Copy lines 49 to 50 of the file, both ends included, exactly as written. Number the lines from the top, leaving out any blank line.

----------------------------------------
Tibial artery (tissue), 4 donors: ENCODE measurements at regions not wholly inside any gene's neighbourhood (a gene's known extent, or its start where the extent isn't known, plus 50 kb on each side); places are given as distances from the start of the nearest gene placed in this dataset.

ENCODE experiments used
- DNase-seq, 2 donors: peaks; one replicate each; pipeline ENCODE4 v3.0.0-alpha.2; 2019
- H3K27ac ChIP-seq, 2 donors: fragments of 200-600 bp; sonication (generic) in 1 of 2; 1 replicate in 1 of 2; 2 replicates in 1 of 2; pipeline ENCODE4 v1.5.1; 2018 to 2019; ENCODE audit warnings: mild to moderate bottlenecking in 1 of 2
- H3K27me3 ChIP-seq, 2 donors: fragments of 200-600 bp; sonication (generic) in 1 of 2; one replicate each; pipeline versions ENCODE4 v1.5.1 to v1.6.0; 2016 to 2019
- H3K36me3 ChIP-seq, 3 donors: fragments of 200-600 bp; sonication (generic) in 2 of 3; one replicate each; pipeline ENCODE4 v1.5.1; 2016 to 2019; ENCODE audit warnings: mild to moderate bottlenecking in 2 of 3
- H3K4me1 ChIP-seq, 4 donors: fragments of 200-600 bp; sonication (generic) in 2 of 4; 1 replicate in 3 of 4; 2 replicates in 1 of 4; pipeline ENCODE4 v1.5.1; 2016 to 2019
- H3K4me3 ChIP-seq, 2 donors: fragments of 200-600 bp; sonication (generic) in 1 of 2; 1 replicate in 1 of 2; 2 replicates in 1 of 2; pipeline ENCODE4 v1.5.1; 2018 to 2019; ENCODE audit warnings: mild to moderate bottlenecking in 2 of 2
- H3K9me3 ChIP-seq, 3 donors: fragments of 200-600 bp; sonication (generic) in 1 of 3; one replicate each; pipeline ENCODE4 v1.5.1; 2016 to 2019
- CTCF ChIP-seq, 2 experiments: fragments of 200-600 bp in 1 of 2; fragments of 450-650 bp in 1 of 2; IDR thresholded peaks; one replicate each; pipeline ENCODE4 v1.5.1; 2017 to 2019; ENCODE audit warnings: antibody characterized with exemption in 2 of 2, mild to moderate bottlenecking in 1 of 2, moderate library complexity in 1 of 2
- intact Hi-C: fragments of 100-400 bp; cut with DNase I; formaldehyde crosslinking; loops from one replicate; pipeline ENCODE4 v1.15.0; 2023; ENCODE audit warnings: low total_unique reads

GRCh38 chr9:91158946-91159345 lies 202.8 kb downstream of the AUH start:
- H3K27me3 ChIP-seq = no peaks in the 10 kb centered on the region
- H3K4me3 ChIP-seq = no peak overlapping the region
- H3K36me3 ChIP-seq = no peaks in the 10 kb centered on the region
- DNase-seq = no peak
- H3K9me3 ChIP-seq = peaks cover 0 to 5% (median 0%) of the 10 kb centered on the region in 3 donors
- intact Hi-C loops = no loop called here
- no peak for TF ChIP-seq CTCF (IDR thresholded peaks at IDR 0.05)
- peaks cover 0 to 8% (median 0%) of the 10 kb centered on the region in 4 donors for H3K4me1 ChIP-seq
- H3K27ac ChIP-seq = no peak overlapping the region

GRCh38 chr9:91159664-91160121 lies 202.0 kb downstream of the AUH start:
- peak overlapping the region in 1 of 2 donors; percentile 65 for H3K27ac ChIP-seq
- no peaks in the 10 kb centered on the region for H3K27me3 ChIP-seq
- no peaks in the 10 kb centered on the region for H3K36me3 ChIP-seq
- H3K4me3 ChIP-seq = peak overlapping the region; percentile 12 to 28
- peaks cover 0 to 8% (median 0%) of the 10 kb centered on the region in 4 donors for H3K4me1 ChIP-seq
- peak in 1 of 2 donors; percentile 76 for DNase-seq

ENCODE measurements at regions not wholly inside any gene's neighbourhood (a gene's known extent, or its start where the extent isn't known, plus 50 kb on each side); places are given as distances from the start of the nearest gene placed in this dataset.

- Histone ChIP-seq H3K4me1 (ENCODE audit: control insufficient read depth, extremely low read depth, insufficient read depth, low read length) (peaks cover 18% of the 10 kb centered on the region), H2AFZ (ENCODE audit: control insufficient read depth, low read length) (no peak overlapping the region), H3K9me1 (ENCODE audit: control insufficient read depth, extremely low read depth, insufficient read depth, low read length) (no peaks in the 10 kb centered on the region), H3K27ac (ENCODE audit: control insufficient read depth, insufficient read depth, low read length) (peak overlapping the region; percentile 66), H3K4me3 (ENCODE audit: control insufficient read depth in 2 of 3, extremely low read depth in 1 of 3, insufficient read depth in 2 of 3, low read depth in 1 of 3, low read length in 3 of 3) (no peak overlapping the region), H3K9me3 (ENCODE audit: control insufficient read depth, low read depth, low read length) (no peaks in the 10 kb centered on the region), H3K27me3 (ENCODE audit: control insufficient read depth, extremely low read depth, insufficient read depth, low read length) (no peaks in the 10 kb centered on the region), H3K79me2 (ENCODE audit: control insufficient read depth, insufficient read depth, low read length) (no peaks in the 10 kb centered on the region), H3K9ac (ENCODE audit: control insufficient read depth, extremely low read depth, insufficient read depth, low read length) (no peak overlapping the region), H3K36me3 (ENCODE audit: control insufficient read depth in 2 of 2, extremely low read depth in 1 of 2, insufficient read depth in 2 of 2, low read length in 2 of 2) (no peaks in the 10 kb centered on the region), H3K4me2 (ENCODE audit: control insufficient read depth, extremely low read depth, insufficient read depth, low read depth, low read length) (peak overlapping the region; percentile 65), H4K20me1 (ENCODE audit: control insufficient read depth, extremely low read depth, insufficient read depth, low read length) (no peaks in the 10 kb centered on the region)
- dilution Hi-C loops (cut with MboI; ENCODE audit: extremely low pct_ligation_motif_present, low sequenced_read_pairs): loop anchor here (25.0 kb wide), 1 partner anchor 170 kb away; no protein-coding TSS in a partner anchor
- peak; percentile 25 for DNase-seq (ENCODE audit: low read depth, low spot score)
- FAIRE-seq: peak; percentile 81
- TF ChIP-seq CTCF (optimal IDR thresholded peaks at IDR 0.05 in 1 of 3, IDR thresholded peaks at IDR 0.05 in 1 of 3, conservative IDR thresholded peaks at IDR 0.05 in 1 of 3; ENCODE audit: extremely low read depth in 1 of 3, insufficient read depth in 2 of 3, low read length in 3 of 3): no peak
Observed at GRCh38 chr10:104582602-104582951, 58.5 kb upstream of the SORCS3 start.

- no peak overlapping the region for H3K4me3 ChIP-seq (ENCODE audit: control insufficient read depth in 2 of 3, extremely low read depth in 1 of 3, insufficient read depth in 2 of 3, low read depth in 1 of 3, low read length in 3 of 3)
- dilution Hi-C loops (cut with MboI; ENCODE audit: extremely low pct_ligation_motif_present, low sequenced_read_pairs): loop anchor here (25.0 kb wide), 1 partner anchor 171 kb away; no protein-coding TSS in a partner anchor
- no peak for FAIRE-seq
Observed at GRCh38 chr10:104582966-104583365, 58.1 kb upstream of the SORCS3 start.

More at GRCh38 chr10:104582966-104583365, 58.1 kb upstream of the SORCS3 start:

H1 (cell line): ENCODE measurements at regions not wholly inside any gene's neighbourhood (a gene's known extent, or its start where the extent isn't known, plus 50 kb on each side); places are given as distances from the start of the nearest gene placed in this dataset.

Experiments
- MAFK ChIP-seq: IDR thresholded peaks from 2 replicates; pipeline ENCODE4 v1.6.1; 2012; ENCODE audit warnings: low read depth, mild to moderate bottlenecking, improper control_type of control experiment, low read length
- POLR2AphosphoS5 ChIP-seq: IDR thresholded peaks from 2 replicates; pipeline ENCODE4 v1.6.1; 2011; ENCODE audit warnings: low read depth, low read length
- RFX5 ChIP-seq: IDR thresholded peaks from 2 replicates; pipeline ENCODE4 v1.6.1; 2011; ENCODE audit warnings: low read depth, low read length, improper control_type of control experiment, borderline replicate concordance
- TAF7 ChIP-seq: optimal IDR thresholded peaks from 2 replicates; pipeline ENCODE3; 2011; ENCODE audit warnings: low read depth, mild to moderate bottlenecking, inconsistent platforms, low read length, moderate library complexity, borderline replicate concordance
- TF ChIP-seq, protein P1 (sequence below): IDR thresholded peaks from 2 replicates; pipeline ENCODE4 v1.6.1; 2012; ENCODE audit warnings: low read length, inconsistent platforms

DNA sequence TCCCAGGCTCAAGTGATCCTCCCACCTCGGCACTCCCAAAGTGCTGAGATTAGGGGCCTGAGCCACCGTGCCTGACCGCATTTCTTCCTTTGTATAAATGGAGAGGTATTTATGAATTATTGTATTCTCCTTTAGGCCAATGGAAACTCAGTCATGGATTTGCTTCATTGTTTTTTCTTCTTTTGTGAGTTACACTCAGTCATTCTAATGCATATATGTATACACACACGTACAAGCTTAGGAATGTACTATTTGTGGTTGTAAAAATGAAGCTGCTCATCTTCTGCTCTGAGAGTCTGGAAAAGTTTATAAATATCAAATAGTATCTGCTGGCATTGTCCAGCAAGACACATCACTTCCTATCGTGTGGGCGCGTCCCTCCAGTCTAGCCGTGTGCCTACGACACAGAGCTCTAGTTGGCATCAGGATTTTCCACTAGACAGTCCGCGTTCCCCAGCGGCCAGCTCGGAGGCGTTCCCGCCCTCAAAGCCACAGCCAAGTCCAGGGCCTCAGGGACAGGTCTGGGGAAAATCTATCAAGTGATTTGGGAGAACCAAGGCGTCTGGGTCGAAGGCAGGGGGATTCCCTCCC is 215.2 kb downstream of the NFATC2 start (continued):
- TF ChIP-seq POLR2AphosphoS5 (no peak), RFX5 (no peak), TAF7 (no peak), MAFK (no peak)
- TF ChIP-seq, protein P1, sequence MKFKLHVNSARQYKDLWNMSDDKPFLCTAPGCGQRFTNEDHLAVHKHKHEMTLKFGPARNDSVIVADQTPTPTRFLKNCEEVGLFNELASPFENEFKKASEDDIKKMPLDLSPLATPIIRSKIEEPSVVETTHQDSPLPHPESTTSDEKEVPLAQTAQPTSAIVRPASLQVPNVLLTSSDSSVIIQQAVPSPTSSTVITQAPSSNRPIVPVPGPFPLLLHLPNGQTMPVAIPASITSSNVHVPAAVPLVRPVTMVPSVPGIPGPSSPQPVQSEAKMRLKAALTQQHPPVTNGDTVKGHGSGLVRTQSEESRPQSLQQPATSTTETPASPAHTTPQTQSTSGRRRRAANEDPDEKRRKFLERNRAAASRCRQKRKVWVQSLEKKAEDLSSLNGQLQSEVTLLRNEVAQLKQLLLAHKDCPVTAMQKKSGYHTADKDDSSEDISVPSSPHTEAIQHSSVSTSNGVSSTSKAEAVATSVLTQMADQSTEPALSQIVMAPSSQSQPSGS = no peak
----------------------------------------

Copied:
- TF ChIP-seq POLR2AphosphoS5 (no peak), RFX5 (no peak), TAF7 (no peak), MAFK (no peak)
- TF ChIP-seq, protein P1, sequence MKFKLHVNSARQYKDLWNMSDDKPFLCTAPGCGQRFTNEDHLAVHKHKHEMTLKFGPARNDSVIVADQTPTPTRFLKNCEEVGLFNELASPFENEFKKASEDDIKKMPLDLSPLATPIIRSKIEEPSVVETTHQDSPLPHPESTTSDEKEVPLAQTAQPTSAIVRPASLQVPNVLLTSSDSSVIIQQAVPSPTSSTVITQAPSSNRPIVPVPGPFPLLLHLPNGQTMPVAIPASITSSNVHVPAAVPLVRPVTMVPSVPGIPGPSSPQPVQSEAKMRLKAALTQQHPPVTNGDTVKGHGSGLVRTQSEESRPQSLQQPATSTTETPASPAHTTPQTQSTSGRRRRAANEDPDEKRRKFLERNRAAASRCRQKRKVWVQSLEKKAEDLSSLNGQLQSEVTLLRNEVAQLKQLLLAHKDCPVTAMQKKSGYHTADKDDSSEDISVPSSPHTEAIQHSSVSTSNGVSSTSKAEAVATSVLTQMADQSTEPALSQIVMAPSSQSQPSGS = no peak